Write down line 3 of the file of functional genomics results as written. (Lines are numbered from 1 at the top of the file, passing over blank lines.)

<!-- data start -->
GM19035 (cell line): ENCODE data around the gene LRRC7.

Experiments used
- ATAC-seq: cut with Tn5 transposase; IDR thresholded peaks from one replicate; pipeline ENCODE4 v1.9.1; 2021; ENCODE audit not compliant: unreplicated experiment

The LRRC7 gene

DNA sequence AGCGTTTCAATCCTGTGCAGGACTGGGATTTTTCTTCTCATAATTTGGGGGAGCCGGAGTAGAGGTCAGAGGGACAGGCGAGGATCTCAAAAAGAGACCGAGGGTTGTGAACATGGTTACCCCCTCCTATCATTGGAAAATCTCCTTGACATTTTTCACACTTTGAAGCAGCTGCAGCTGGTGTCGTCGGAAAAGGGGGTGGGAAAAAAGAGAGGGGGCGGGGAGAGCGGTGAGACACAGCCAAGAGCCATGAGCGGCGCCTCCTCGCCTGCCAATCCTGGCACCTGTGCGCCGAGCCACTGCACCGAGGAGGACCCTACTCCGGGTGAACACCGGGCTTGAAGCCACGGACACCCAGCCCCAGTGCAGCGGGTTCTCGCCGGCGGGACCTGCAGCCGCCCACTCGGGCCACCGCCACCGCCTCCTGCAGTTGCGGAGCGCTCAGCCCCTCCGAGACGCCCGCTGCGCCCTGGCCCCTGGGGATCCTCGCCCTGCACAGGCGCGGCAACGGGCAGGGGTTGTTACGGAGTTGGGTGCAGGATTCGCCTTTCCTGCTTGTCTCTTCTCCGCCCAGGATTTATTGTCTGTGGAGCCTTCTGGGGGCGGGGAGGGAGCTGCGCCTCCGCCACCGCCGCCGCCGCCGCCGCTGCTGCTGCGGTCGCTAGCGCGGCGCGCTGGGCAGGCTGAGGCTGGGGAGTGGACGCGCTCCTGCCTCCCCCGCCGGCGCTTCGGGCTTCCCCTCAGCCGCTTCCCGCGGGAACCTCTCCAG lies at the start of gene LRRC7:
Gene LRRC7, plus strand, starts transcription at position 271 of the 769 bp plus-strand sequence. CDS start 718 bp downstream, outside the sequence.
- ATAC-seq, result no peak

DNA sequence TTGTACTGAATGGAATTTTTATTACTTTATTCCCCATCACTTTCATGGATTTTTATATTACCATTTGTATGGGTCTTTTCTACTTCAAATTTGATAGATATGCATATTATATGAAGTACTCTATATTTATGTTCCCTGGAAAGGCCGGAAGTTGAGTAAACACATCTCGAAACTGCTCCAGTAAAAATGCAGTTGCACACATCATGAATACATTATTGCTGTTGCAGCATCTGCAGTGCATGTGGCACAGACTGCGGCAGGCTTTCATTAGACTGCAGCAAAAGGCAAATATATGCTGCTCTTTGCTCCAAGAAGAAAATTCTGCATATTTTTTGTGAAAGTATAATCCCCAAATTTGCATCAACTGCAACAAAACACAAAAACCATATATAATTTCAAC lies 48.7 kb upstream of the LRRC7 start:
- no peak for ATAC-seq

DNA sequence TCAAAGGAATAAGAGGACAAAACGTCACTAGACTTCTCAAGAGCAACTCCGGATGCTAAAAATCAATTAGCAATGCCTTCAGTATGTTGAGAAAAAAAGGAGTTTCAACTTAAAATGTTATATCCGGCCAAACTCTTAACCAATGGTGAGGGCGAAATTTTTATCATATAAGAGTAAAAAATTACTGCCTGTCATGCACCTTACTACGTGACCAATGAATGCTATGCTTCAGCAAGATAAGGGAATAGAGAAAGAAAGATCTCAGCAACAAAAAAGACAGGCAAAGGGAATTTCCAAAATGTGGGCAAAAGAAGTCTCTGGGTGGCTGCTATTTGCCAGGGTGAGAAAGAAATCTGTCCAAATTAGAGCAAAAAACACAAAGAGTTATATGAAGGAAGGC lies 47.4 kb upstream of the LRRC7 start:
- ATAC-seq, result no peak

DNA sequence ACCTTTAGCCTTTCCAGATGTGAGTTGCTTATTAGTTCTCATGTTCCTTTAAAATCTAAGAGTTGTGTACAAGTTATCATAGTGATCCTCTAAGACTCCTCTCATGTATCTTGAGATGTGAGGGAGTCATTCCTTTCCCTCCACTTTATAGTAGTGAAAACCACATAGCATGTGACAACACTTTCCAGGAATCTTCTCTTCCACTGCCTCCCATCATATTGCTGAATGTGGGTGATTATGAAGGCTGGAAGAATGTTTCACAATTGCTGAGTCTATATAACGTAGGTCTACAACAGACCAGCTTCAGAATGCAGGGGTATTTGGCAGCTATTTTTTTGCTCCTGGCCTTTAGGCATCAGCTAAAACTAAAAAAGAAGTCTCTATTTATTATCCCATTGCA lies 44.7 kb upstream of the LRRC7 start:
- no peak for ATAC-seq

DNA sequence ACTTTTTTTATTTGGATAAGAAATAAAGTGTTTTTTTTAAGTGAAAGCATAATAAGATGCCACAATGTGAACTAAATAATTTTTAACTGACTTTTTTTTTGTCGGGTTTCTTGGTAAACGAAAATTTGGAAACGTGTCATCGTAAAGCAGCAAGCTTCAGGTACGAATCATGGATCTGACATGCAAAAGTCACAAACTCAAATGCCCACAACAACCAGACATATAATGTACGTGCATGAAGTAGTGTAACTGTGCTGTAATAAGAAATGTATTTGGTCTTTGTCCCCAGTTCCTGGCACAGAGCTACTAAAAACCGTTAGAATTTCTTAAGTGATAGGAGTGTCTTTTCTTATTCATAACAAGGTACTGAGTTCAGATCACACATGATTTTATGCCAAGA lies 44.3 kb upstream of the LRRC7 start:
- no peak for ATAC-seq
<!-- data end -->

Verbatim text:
- ATAC-seq: cut with Tn5 transposase; IDR thresholded peaks from one replicate; pipeline ENCODE4 v1.9.1; 2021; ENCODE audit not compliant: unreplicated experiment